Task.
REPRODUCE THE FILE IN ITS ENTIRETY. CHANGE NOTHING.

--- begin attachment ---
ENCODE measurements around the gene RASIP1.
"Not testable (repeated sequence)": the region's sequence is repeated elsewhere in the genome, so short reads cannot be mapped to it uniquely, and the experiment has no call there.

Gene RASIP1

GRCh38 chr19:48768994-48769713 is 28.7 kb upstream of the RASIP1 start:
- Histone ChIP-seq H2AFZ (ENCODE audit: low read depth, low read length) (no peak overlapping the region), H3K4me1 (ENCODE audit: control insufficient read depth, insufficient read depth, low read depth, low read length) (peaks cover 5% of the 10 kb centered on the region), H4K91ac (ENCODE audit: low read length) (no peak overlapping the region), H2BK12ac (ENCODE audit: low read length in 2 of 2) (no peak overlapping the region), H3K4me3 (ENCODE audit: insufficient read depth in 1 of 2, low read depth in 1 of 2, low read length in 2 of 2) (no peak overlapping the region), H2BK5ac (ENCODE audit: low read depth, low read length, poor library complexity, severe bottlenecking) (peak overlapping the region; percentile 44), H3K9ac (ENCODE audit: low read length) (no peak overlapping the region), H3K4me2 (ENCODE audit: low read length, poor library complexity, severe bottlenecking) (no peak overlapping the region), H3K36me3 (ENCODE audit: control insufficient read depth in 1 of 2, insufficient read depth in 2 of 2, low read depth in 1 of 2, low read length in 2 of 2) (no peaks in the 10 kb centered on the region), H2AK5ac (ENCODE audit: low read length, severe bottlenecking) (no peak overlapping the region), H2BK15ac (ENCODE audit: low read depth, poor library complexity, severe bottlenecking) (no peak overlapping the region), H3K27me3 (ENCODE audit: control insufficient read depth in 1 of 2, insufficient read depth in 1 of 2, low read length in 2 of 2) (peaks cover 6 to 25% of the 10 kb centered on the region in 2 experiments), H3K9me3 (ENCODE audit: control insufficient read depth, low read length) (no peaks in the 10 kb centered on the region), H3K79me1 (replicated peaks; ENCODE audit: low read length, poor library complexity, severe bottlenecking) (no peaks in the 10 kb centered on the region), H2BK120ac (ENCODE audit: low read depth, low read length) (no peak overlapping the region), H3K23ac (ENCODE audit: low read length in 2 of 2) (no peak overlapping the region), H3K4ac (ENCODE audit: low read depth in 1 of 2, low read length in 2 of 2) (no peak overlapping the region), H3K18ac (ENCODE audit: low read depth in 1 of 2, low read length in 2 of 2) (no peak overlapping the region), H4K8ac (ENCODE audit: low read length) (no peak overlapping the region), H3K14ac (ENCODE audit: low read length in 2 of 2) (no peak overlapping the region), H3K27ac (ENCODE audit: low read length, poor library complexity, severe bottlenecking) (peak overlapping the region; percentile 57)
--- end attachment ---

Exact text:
ENCODE measurements around the gene RASIP1.
"Not testable (repeated sequence)": the region's sequence is repeated elsewhere in the genome, so short reads cannot be mapped to it uniquely, and the experiment has no call there.

Gene RASIP1

GRCh38 chr19:48768994-48769713 is 28.7 kb upstream of the RASIP1 start:
- Histone ChIP-seq H2AFZ (ENCODE audit: low read depth, low read length) (no peak overlapping the region), H3K4me1 (ENCODE audit: control insufficient read depth, insufficient read depth, low read depth, low read length) (peaks cover 5% of the 10 kb centered on the region), H4K91ac (ENCODE audit: low read length) (no peak overlapping the region), H2BK12ac (ENCODE audit: low read length in 2 of 2) (no peak overlapping the region), H3K4me3 (ENCODE audit: insufficient read depth in 1 of 2, low read depth in 1 of 2, low read length in 2 of 2) (no peak overlapping the region), H2BK5ac (ENCODE audit: low read depth, low read length, poor library complexity, severe bottlenecking) (peak overlapping the region; percentile 44), H3K9ac (ENCODE audit: low read length) (no peak overlapping the region), H3K4me2 (ENCODE audit: low read length, poor library complexity, severe bottlenecking) (no peak overlapping the region), H3K36me3 (ENCODE audit: control insufficient read depth in 1 of 2, insufficient read depth in 2 of 2, low read depth in 1 of 2, low read length in 2 of 2) (no peaks in the 10 kb centered on the region), H2AK5ac (ENCODE audit: low read length, severe bottlenecking) (no peak overlapping the region), H2BK15ac (ENCODE audit: low read depth, poor library complexity, severe bottlenecking) (no peak overlapping the region), H3K27me3 (ENCODE audit: control insufficient read depth in 1 of 2, insufficient read depth in 1 of 2, low read length in 2 of 2) (peaks cover 6 to 25% of the 10 kb centered on the region in 2 experiments), H3K9me3 (ENCODE audit: control insufficient read depth, low read length) (no peaks in the 10 kb centered on the region), H3K79me1 (replicated peaks; ENCODE audit: low read length, poor library complexity, severe bottlenecking) (no peaks in the 10 kb centered on the region), H2BK120ac (ENCODE audit: low read depth, low read length) (no peak overlapping the region), H3K23ac (ENCODE audit: low read length in 2 of 2) (no peak overlapping the region), H3K4ac (ENCODE audit: low read depth in 1 of 2, low read length in 2 of 2) (no peak overlapping the region), H3K18ac (ENCODE audit: low read depth in 1 of 2, low read length in 2 of 2) (no peak overlapping the region), H4K8ac (ENCODE audit: low read length) (no peak overlapping the region), H3K14ac (ENCODE audit: low read length in 2 of 2) (no peak overlapping the region), H3K27ac (ENCODE audit: low read length, poor library complexity, severe bottlenecking) (peak overlapping the region; percentile 57)